nce upon a time in the land of Hans Christian Andersen, on the eel-grass-draped Danish island of Læsø, trees were few. To build houses the people used a resource that was available in spades: seaweed. It took them a long time to create these structures but the thatch was made from seaweed. The interiors were made from the wood from shipwrecks. Today, unfortunately, only about 20 of them remain.
According to the Visit Læsø site, today, when eelgrass washes ashore, the remaining owners of these houses scramble to shorelines to collect it. There just isn’t enough to go around anymore. Changing sea patterns wiped out the seaweed. It is coming back and a seaweed bank in the area is used to collect the eelgrass that is of the right quality for the buildings.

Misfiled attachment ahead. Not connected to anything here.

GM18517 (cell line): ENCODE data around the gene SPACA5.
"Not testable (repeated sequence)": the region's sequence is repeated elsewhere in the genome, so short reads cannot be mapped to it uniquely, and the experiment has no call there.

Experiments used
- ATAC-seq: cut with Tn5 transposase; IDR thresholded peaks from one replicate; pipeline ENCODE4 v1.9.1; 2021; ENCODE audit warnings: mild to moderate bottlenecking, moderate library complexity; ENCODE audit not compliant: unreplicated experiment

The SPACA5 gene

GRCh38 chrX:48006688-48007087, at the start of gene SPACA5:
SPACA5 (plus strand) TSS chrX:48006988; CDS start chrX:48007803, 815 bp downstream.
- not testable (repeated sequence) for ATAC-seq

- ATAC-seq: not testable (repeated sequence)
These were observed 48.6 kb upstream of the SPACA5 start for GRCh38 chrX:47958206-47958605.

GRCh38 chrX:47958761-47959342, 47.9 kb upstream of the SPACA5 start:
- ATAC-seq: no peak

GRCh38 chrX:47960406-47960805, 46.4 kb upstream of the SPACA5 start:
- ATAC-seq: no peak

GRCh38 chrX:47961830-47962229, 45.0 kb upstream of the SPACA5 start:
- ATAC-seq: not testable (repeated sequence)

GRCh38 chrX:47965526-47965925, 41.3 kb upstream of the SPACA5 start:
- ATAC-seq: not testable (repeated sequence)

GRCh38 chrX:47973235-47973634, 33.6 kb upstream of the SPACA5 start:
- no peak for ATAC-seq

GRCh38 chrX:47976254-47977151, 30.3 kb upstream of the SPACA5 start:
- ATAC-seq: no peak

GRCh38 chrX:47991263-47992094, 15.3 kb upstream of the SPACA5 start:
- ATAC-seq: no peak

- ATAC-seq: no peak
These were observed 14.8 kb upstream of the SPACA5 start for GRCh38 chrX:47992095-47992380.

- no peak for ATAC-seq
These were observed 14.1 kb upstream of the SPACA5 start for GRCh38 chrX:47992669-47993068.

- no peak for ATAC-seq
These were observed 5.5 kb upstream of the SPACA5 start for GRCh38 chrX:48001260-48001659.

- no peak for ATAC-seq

Not quite the end
Realdania, a philanthropic organization, commissioned a Modern Seaweed House, which was successfully completed by the firm Vandkunsten in 2013 (pictured below).
It takes the littlest world wonders to make me want to visit a place. While Denmark never really called to me before, this little fact from the island of Læsø has me looking at ticket prices.